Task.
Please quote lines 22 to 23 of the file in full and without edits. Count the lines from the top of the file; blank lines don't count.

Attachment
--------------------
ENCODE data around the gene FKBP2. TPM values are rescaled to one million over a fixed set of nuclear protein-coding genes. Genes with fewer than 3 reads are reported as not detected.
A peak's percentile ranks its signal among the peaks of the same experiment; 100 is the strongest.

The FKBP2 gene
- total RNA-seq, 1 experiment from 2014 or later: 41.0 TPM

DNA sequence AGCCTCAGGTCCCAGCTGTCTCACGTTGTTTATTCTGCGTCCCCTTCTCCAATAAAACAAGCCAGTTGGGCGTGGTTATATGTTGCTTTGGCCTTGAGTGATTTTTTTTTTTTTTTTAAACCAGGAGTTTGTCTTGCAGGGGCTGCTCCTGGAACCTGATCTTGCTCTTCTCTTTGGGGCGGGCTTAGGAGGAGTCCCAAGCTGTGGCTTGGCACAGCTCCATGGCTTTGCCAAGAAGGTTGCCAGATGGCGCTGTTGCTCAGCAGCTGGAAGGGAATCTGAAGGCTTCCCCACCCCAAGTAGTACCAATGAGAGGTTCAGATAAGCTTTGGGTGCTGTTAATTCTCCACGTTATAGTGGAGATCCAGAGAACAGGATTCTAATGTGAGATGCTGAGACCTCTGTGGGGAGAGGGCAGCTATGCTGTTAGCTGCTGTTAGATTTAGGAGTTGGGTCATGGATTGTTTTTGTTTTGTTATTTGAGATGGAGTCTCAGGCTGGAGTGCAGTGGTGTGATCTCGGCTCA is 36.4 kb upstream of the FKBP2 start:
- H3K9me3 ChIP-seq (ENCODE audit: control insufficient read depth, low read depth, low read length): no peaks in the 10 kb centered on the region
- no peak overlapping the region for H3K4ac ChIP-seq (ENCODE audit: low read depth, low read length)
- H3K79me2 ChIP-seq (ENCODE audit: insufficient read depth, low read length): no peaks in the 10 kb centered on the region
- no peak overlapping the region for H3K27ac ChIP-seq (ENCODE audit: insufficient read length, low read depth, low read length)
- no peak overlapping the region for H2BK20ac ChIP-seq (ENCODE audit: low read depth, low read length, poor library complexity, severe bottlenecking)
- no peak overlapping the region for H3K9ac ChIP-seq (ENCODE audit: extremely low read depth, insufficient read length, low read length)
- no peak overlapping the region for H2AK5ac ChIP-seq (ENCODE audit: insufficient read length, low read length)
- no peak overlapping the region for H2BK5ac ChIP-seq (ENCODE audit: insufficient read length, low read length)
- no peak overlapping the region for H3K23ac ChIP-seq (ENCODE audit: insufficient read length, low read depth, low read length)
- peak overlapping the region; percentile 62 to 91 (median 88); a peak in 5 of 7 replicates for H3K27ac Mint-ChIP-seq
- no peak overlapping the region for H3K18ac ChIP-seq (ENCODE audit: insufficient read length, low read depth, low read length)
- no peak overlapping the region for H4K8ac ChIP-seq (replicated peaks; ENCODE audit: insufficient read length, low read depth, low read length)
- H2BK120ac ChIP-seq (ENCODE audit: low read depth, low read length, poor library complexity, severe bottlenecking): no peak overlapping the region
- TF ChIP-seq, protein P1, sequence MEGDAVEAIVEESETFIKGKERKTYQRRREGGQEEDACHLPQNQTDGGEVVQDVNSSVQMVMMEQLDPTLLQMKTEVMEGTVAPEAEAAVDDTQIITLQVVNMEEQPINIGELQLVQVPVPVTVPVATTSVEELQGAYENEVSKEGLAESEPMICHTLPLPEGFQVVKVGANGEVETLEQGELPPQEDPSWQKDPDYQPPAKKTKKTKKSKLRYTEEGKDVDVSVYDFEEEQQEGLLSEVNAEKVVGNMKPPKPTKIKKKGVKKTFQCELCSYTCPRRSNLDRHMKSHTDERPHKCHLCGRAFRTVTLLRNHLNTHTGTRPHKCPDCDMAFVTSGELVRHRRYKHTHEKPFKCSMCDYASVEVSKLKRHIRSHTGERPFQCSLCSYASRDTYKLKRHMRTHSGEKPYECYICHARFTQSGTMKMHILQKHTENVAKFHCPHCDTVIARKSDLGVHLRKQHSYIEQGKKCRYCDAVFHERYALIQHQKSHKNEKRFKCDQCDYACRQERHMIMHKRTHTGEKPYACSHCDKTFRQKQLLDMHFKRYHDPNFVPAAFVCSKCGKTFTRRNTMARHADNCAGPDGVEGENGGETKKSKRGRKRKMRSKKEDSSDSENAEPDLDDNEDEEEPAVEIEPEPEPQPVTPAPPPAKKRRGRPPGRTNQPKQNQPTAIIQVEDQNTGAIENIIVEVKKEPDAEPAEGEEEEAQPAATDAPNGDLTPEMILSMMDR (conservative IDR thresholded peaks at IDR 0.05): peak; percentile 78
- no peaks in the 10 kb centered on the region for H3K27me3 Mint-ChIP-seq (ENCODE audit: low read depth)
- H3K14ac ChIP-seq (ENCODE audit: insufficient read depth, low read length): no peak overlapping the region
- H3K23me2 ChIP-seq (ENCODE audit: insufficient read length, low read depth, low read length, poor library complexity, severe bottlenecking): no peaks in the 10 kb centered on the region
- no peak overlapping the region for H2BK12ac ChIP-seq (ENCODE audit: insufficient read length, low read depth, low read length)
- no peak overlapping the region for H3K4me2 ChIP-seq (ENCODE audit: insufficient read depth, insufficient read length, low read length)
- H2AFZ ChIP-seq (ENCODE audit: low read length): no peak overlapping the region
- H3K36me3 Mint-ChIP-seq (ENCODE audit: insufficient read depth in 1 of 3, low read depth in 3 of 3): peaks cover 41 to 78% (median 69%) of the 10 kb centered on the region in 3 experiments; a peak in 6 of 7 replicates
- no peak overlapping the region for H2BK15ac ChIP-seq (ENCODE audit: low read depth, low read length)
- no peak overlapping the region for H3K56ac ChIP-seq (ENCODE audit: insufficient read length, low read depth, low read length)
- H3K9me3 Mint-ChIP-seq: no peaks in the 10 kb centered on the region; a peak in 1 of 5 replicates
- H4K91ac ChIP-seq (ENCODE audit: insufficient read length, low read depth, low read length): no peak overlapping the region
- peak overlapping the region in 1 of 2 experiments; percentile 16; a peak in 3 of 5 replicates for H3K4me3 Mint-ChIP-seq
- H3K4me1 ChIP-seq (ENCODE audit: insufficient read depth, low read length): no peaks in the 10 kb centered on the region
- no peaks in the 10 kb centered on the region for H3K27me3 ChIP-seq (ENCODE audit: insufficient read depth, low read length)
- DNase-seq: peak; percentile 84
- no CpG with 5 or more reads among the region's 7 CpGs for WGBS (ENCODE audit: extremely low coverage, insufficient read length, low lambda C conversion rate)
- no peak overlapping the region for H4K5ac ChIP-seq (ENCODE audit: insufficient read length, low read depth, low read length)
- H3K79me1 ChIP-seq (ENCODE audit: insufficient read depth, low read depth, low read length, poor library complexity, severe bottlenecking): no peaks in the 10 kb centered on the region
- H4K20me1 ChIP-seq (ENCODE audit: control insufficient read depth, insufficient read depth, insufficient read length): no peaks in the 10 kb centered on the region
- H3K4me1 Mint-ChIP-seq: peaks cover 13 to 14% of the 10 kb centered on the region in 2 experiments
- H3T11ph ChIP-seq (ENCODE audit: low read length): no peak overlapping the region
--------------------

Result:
- H3K23me2 ChIP-seq (ENCODE audit: insufficient read length, low read depth, low read length, poor library complexity, severe bottlenecking): no peaks in the 10 kb centered on the region
- no peak overlapping the region for H2BK12ac ChIP-seq (ENCODE audit: insufficient read length, low read depth, low read length)